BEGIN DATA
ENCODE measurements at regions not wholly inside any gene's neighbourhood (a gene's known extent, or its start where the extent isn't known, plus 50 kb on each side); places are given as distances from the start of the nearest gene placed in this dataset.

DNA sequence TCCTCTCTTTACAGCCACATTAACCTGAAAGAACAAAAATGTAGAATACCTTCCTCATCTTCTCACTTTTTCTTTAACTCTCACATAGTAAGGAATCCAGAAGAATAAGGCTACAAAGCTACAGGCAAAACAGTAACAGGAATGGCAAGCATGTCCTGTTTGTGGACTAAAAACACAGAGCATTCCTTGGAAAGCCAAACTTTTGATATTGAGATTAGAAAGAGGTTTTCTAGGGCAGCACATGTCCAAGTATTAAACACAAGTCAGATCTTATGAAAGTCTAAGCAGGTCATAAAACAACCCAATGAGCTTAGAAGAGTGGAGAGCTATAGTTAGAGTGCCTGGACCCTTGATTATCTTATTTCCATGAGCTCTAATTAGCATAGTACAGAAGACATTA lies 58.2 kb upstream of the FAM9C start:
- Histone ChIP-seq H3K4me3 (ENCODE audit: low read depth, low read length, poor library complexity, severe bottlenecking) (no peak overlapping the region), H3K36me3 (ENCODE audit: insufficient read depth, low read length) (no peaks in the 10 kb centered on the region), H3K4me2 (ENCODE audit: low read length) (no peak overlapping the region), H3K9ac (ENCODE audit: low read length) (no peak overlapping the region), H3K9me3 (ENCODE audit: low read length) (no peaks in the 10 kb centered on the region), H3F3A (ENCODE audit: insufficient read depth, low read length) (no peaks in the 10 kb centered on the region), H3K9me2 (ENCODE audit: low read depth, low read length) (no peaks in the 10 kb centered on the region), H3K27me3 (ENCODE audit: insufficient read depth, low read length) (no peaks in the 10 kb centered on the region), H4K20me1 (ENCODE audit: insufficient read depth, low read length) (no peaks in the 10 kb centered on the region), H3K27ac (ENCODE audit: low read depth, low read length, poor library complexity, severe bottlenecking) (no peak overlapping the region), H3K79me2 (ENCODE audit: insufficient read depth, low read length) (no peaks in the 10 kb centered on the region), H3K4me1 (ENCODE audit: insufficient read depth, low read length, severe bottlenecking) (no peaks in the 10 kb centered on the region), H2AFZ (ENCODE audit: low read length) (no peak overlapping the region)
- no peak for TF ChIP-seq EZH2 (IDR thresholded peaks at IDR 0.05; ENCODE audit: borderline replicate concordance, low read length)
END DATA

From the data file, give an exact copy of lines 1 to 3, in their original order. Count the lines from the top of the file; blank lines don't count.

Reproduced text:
ENCODE measurements at regions not wholly inside any gene's neighbourhood (a gene's known extent, or its start where the extent isn't known, plus 50 kb on each side); places are given as distances from the start of the nearest gene placed in this dataset.

DNA sequence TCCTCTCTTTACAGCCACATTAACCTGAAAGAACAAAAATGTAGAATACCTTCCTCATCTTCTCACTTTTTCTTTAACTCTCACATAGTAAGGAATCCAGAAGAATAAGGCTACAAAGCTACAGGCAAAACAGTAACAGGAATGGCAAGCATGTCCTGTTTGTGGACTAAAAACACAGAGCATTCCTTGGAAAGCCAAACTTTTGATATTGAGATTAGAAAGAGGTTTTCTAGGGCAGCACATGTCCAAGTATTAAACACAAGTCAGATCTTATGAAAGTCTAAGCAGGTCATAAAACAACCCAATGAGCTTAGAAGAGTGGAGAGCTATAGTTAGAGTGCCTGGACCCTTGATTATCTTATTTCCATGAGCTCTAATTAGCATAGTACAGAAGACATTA lies 58.2 kb upstream of the FAM9C start:
- Histone ChIP-seq H3K4me3 (ENCODE audit: low read depth, low read length, poor library complexity, severe bottlenecking) (no peak overlapping the region), H3K36me3 (ENCODE audit: insufficient read depth, low read length) (no peaks in the 10 kb centered on the region), H3K4me2 (ENCODE audit: low read length) (no peak overlapping the region), H3K9ac (ENCODE audit: low read length) (no peak overlapping the region), H3K9me3 (ENCODE audit: low read length) (no peaks in the 10 kb centered on the region), H3F3A (ENCODE audit: insufficient read depth, low read length) (no peaks in the 10 kb centered on the region), H3K9me2 (ENCODE audit: low read depth, low read length) (no peaks in the 10 kb centered on the region), H3K27me3 (ENCODE audit: insufficient read depth, low read length) (no peaks in the 10 kb centered on the region), H4K20me1 (ENCODE audit: insufficient read depth, low read length) (no peaks in the 10 kb centered on the region), H3K27ac (ENCODE audit: low read depth, low read length, poor library complexity, severe bottlenecking) (no peak overlapping the region), H3K79me2 (ENCODE audit: insufficient read depth, low read length) (no peaks in the 10 kb centered on the region), H3K4me1 (ENCODE audit: insufficient read depth, low read length, severe bottlenecking) (no peaks in the 10 kb centered on the region), H2AFZ (ENCODE audit: low read length) (no peak overlapping the region)